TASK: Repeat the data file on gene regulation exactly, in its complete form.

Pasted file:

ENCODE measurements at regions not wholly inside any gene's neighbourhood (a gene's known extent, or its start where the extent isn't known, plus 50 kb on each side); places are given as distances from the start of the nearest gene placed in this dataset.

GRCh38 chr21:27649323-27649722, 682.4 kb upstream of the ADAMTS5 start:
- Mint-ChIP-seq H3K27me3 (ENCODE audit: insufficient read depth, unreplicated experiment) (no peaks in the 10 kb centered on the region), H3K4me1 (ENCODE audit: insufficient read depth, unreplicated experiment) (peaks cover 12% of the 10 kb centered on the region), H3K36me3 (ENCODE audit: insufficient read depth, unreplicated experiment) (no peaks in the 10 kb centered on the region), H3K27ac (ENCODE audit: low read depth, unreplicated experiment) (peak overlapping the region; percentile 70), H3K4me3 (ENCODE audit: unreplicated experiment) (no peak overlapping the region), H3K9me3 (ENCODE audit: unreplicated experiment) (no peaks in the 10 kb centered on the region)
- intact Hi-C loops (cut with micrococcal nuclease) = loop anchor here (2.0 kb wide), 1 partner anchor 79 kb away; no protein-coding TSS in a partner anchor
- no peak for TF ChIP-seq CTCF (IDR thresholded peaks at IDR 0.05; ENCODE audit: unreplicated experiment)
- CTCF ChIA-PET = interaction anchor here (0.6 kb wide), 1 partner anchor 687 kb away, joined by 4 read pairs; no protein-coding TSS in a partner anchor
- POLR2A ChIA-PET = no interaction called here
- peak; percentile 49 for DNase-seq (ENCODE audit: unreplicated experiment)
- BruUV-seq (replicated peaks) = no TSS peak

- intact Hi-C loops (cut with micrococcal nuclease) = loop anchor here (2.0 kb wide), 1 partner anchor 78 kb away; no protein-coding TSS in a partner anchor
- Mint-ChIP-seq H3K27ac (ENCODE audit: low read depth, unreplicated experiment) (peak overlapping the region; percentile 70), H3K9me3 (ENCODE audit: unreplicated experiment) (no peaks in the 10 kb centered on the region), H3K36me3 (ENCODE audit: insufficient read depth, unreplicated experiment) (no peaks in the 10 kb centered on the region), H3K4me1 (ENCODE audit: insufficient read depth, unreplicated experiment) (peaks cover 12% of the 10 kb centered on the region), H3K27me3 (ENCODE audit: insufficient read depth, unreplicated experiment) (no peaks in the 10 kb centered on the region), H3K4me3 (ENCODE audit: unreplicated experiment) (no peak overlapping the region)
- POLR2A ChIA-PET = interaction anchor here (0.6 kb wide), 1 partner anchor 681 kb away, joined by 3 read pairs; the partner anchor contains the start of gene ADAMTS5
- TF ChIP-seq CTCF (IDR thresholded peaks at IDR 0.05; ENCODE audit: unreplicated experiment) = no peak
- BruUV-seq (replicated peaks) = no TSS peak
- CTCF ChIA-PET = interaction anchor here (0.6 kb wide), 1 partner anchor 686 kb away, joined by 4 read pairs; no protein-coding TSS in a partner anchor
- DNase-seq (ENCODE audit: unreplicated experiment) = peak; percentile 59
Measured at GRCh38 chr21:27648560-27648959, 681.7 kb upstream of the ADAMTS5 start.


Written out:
ENCODE measurements at regions not wholly inside any gene's neighbourhood (a gene's known extent, or its start where the extent isn't known, plus 50 kb on each side); places are given as distances from the start of the nearest gene placed in this dataset.

GRCh38 chr21:27649323-27649722, 682.4 kb upstream of the ADAMTS5 start:
- Mint-ChIP-seq H3K27me3 (ENCODE audit: insufficient read depth, unreplicated experiment) (no peaks in the 10 kb centered on the region), H3K4me1 (ENCODE audit: insufficient read depth, unreplicated experiment) (peaks cover 12% of the 10 kb centered on the region), H3K36me3 (ENCODE audit: insufficient read depth, unreplicated experiment) (no peaks in the 10 kb centered on the region), H3K27ac (ENCODE audit: low read depth, unreplicated experiment) (peak overlapping the region; percentile 70), H3K4me3 (ENCODE audit: unreplicated experiment) (no peak overlapping the region), H3K9me3 (ENCODE audit: unreplicated experiment) (no peaks in the 10 kb centered on the region)
- intact Hi-C loops (cut with micrococcal nuclease) = loop anchor here (2.0 kb wide), 1 partner anchor 79 kb away; no protein-coding TSS in a partner anchor
- no peak for TF ChIP-seq CTCF (IDR thresholded peaks at IDR 0.05; ENCODE audit: unreplicated experiment)
- CTCF ChIA-PET = interaction anchor here (0.6 kb wide), 1 partner anchor 687 kb away, joined by 4 read pairs; no protein-coding TSS in a partner anchor
- POLR2A ChIA-PET = no interaction called here
- peak; percentile 49 for DNase-seq (ENCODE audit: unreplicated experiment)
- BruUV-seq (replicated peaks) = no TSS peak

- intact Hi-C loops (cut with micrococcal nuclease) = loop anchor here (2.0 kb wide), 1 partner anchor 78 kb away; no protein-coding TSS in a partner anchor
- Mint-ChIP-seq H3K27ac (ENCODE audit: low read depth, unreplicated experiment) (peak overlapping the region; percentile 70), H3K9me3 (ENCODE audit: unreplicated experiment) (no peaks in the 10 kb centered on the region), H3K36me3 (ENCODE audit: insufficient read depth, unreplicated experiment) (no peaks in the 10 kb centered on the region), H3K4me1 (ENCODE audit: insufficient read depth, unreplicated experiment) (peaks cover 12% of the 10 kb centered on the region), H3K27me3 (ENCODE audit: insufficient read depth, unreplicated experiment) (no peaks in the 10 kb centered on the region), H3K4me3 (ENCODE audit: unreplicated experiment) (no peak overlapping the region)
- POLR2A ChIA-PET = interaction anchor here (0.6 kb wide), 1 partner anchor 681 kb away, joined by 3 read pairs; the partner anchor contains the start of gene ADAMTS5
- TF ChIP-seq CTCF (IDR thresholded peaks at IDR 0.05; ENCODE audit: unreplicated experiment) = no peak
- BruUV-seq (replicated peaks) = no TSS peak
- CTCF ChIA-PET = interaction anchor here (0.6 kb wide), 1 partner anchor 686 kb away, joined by 4 read pairs; no protein-coding TSS in a partner anchor
- DNase-seq (ENCODE audit: unreplicated experiment) = peak; percentile 59
Measured at GRCh38 chr21:27648560-27648959, 681.7 kb upstream of the ADAMTS5 start.